The main difference between natural rubber and synthetic rubber is that natural rubber is a natural biosynthesis polymer obtained from a plant called Hevea brasiliensis, whereas synthetic rubbers are man-made polymers under controlled conditions.
Virgin rubber is made from the milky latex found inside the rubber tree. This latex is made up from a large number of flexible molecular chains. If these chains are linked together to prevent the molecules moving apart, then the rubber can take on its elastic quality. This process is called vulcanisation, and is done by heating the latex with sulphur, the mixture is heated to 150oc and then vulcanised in moulds that are compressed by a hydraulic press.
This process gives increased strength, elasticity and resistance to changes in temperature. It renders the rubber impermeable to gas and resistant to heat, chemical action and abrasion.
Sustainability has being raised on the word wild agenda dramatically in the last few years. Scientists have confirmed what environmental campaigners have being telling us for years; that we cannot carry on as we have being if we want to protect the planet and its resources. This has led to governments bring in new legislation for greener design and construction methods, in particular, in the property sector.
It has to be conceded, that the rubber flooring industry has historically not being the greenest on the market. Rubber is very hardwearing, recyclable and has high insulating properties, but it’s in derived in part from by products of petrochemical processing.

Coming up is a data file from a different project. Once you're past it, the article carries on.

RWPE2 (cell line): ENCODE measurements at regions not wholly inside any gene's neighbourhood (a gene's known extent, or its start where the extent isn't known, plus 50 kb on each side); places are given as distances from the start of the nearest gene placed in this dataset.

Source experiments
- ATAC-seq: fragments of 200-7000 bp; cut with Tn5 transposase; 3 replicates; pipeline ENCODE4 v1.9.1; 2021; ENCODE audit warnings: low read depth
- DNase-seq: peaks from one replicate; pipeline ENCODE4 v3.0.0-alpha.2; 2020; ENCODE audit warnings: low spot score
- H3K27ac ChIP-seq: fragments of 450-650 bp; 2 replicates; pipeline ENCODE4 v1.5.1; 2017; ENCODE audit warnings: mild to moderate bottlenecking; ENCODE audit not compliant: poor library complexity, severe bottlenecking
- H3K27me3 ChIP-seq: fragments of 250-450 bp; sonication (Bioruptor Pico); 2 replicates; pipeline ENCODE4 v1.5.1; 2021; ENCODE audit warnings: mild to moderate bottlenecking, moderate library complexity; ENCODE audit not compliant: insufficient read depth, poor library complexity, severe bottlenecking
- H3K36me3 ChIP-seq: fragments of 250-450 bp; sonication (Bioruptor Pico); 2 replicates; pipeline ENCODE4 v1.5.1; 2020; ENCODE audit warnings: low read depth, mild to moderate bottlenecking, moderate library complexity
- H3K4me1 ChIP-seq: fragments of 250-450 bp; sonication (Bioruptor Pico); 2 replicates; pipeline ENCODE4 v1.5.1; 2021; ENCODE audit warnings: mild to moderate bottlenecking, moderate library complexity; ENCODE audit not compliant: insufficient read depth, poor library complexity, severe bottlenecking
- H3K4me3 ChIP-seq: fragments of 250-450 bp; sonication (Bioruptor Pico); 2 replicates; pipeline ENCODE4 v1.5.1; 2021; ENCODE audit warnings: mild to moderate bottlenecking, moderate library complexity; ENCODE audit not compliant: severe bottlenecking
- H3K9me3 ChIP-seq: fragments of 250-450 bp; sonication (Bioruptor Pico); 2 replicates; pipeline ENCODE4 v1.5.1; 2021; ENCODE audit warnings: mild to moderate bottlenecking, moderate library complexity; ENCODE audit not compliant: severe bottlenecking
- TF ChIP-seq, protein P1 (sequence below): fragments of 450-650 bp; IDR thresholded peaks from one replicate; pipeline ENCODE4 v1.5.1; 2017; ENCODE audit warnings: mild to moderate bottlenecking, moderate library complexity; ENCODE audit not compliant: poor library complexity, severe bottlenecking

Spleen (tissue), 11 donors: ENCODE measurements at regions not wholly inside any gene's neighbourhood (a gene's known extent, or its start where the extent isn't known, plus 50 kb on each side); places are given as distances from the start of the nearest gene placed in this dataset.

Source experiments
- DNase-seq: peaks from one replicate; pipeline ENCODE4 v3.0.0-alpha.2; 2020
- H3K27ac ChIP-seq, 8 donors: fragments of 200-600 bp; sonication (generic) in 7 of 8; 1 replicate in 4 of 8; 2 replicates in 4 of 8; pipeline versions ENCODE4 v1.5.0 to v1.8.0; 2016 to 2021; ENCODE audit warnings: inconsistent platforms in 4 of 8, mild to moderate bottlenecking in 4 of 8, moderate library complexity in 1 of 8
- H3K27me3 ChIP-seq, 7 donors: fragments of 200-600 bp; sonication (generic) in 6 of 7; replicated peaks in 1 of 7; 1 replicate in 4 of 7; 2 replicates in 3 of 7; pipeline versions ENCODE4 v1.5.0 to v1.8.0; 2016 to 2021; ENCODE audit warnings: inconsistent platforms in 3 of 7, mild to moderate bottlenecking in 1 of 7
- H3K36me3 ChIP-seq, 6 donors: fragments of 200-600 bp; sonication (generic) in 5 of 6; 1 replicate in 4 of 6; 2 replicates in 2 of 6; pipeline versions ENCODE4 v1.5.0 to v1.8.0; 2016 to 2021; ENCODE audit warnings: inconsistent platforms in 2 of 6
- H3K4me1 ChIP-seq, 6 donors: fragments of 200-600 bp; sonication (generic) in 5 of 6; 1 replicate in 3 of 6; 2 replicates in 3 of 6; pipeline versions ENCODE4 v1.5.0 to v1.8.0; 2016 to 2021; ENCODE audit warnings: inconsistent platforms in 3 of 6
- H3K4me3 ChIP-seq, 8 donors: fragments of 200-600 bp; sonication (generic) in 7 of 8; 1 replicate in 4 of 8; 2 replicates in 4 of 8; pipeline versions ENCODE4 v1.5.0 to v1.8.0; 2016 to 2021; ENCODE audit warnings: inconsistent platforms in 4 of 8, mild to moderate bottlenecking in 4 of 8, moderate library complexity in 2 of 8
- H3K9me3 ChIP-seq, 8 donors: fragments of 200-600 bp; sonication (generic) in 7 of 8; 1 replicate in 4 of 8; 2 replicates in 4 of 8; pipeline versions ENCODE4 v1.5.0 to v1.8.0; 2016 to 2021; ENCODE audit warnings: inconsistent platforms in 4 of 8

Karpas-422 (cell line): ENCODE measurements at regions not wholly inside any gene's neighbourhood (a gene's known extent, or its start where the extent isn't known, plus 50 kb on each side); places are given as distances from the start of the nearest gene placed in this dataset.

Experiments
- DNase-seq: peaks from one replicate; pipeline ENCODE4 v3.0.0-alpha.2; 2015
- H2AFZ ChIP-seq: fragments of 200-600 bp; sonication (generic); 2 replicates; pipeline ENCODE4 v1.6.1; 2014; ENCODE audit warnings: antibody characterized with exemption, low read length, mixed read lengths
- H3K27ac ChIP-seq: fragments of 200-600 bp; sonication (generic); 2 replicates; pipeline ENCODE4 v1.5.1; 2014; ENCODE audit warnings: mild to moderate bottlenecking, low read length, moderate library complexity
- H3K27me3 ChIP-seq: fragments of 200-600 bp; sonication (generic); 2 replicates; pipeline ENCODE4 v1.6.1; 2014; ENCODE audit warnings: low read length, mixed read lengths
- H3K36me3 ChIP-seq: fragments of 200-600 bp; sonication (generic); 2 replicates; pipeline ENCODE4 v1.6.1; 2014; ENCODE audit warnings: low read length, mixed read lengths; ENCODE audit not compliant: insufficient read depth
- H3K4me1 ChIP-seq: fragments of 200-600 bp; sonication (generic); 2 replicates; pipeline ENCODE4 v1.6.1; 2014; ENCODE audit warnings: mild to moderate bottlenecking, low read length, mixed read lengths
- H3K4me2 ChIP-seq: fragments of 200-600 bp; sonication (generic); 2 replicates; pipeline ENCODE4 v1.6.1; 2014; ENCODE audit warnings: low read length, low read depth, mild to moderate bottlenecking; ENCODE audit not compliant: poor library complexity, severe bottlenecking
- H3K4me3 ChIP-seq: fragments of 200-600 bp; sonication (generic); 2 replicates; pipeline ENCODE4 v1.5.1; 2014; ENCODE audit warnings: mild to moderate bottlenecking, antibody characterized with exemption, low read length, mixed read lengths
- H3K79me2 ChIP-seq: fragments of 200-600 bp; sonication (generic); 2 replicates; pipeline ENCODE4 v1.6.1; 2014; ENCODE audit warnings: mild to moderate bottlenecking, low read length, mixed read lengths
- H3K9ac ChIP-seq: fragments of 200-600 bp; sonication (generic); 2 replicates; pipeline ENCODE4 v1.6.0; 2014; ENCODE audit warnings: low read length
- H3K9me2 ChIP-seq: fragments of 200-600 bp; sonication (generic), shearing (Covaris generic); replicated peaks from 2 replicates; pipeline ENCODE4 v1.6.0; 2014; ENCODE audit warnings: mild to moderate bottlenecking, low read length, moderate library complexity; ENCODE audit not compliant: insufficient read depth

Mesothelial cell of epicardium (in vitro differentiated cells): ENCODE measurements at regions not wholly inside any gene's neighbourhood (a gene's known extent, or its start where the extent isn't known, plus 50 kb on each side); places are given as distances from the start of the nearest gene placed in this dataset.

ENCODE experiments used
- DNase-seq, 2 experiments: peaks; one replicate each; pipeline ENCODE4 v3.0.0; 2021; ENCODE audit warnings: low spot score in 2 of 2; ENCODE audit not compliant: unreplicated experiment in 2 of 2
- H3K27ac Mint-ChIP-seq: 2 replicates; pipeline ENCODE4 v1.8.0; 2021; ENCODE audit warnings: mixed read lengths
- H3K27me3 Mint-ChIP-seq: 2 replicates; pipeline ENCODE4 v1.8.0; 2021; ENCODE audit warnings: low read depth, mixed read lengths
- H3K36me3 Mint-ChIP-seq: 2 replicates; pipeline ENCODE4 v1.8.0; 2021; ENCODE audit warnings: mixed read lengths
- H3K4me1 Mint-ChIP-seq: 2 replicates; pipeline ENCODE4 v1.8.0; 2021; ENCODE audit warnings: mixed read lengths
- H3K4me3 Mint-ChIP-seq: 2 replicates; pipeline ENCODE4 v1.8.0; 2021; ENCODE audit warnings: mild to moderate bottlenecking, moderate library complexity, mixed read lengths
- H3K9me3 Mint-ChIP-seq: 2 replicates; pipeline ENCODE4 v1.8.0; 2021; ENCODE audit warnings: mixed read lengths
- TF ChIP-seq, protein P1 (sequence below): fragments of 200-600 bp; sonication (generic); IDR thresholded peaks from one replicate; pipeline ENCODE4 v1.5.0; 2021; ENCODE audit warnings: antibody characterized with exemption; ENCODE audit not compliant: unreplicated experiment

Natural Rubber is produced by bleeding the rubber tree for there latex, to be turned into rubber. Although this does not destroy the tree it is not as environmentally friendly as you may first think. Huge areas of forest have to be cut down; in places like china, to make room for the huge plantations of rubber trees. The tree’s are so sensitive that a frost can wipe them all out, which means replanting again. Turning this come into the finished rubber can also produce large amounts of co2, which of course is just as damaging to the environment, and after all this natural rubber is to soft to produce a durable surface.
Standards for making rubber flooring in the UK are highly commendable as they are in Europe, but unfortunately there is little production in the UK. European manufactures generally take there obligations seriously, but standards are often lower in cheap labour area’s such as India and China.
At the rubber floor store, by ensuring our rubber flooring is produced inside Europe, using recyclable packaging, and offsetting delivery costs, we ensure that our products and as a company, we are being as green as possible.